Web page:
Changing the News Environment11/17/2002 07:00:00 PM Eastern
The atrium at the CNN headquarters in Atlanta used to be a wide-open space—until Teya Ryan came along.
In the early 1990s, Ryan, then a documentary executive producer at CNN, had a vision for an interactive talk show, complete with live audience, that would originate from the CNN lobby.
She dragged her boss V.R. "Bob" Furnard into the atrium and announced: "I want you to dig me a hole here because I want to do a show," recalls Ryan, now EVP and general manager for CNN U.S. "He looked at me like I was out of my mind."
That hole became the set for TalkBack Live, which launched in August 1994 and is still an afternoon staple on CNN. She executive-produced the show for three years, launching her rapid rise through the ranks of CNN.
As befits an executive who changed the headquarters environment, Ryan arrived at CNN in 1990 as executive producer of the network's environmental unit. But her association with the cable news net dated back to her time at PBS, where she had worked for several years creating long-form programming on topics ranging from health to art. The daughter of a San Francisco newspaperman and a playwright, she found that documentaries satisfied her leanings toward both the arts and journalism.
One of her documentaries—on the environment—ended up at CNN. Before long, Ryan was working for both PBS and CNN, managing staffs at both networks and creating two orders of long-form shows.
"It was a wild ride," she said of her days juggling work at the new networks. She produced two versions of the same weekly magazine program, tailoring one for PBS and another for CNN. In 1994, her team made a documentary on the Mississippi floods, which won a National News Emmy.
Ultimately, Ryan says, "CNN chose me." The network took on more and more of her projects, satisfying her love for journalism and news. When she proposed TalkBack Live, her shift to CNN was complete.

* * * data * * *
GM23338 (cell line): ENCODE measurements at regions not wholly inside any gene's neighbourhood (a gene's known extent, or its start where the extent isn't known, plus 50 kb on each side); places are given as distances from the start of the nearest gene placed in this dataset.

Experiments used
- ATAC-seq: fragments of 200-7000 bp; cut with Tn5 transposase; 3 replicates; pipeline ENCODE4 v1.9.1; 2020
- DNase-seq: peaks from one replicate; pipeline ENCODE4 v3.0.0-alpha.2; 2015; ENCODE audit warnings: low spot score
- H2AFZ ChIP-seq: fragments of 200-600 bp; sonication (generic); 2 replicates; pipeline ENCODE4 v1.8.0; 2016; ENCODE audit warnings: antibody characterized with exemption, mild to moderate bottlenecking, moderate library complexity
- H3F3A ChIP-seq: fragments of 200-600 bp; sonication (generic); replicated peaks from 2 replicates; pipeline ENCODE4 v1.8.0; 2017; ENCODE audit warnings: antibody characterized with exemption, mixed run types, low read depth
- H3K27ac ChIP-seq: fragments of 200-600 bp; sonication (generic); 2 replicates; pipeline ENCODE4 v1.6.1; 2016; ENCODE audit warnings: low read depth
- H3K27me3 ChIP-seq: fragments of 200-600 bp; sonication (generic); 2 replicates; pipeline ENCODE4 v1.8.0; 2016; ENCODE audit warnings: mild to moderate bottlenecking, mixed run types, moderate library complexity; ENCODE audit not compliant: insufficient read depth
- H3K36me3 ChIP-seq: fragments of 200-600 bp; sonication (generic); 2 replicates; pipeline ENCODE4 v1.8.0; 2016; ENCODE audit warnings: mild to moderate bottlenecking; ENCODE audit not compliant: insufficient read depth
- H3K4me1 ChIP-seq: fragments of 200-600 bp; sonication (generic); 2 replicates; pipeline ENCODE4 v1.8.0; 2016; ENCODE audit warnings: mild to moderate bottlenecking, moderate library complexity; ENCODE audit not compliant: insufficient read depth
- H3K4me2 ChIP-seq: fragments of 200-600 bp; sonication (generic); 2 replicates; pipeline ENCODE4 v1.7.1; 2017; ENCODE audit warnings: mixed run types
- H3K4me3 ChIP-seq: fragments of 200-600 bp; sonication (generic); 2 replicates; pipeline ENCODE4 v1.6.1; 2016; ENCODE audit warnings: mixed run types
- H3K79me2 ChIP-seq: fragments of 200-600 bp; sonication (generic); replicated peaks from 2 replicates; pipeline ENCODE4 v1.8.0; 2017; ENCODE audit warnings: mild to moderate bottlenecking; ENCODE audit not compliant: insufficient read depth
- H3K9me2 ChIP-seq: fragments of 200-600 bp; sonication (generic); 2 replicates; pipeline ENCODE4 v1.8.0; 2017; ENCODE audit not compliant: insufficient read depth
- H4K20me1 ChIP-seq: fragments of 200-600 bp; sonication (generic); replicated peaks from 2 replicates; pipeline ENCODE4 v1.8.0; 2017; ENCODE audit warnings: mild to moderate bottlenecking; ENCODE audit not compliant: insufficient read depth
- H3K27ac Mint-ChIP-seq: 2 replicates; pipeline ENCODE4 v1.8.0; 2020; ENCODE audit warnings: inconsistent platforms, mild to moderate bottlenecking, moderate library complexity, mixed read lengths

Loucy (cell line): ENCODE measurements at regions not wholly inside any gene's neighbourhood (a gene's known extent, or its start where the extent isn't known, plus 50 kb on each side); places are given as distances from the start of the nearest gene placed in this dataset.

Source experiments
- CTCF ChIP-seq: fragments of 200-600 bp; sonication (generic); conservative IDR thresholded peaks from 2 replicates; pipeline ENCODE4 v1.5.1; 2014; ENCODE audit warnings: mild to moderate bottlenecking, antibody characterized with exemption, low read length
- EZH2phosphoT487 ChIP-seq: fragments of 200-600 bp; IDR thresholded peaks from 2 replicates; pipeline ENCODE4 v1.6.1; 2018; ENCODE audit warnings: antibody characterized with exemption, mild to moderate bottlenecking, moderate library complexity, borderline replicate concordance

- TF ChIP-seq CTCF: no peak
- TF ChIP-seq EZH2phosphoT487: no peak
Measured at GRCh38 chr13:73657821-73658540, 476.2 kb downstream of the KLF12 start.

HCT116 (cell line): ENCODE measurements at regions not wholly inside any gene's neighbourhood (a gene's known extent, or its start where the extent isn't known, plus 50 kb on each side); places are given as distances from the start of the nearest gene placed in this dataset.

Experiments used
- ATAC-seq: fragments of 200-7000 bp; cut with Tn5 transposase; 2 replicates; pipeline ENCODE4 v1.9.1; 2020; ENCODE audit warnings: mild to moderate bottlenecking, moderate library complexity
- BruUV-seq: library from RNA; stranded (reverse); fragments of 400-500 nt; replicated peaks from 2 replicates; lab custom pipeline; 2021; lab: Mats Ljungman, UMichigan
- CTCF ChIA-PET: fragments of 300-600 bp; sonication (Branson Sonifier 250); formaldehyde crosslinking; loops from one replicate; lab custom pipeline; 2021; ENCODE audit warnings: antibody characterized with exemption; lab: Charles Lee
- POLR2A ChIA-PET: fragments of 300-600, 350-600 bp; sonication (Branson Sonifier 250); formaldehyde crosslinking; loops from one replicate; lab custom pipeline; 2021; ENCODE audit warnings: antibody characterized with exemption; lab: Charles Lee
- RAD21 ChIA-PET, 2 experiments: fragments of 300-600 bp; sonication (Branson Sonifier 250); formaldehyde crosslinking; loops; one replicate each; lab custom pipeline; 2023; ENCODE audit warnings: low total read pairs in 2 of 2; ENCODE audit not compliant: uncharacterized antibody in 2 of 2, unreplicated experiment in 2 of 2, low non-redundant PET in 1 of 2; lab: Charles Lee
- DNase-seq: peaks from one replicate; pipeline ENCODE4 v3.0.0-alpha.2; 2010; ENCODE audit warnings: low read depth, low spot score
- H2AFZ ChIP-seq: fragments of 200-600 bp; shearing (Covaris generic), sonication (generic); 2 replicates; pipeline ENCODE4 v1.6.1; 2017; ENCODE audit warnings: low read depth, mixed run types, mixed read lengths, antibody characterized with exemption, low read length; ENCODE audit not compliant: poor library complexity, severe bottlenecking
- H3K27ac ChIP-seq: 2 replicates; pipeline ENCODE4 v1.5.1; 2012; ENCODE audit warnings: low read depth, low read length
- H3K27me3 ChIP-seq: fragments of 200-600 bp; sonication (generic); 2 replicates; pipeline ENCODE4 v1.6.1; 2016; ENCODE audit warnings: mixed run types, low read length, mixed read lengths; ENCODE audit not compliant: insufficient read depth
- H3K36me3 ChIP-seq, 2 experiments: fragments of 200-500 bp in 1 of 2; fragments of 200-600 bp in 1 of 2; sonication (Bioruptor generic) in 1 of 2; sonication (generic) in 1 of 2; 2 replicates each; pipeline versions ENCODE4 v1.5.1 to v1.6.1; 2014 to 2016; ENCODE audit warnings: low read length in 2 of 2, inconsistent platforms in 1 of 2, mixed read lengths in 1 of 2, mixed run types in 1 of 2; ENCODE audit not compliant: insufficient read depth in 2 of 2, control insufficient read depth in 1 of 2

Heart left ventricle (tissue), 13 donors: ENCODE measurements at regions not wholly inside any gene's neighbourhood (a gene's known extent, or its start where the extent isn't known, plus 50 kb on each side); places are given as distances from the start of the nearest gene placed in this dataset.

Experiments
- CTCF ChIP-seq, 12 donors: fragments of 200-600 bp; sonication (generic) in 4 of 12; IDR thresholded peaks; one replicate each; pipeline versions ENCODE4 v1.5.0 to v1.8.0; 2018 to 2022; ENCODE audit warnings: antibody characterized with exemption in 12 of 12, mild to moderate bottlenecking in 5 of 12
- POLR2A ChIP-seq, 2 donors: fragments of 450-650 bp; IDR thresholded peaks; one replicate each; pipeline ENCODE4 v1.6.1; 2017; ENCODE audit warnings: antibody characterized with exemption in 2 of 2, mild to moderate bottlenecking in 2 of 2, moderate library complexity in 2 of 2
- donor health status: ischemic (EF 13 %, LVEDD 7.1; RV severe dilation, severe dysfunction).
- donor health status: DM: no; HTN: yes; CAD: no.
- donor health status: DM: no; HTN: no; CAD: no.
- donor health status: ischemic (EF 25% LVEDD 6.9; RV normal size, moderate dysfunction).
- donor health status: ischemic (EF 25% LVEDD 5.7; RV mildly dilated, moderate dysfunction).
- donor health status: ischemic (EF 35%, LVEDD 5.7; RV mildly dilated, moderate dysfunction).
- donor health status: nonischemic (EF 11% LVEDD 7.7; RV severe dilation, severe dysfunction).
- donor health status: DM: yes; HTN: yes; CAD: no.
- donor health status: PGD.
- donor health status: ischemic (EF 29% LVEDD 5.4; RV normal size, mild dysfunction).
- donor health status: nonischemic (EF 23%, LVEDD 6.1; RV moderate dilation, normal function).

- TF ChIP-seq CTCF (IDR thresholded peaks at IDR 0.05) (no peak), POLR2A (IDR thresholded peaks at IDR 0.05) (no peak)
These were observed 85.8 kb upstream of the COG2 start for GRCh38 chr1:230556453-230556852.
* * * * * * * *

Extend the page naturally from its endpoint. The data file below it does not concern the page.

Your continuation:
When former CNN boss Rick Kaplan started to overhaul CNN's prime time to magazine shows, he tapped Ryan to produce business show CNN/Fortune. Business news was a new arena for her. After a year and a half, Kaplan was out, and the magazine shows were out of favor, but Ryan had proved adept at business news. New CNN chief Tom Johnson dispatched her to New York to run CNNfn.
"I knew just enough [about business news] to be dangerous," she quips. "But it was still TV and I knew how to do television, and it was still journalism and I knew good journalism."
In January 2001, Ryan summoned those skills once again for her next challenge: remaking CNN Headline News. As executive vice president and general manager for Headline News, Ryan and her staff redesigned the network's multi-element screen, recruited younger talent and plotted ways to lure younger viewers. And, if that weren't enough of a challenge, shortly before its August 2001 relaunch, Ryan's daughter was born.
Of her dual roles as news executive and mother, Ryan says, "The 24/7 news business makes it a particular challenge, and 14-month-olds are equally demanding."
An even bigger challenge beckoned in early 2002, when CNN Chairman Walter Isaacson elevated Ryan to head the CNN mothership. Now in her biggest management role yet, she marvels at the scope of the operation she oversees.
"We produce out of three cities each day, out of numerous foreign cities and with hundreds of reporters and anchors," she says. "Nothing moves as fast as CNN."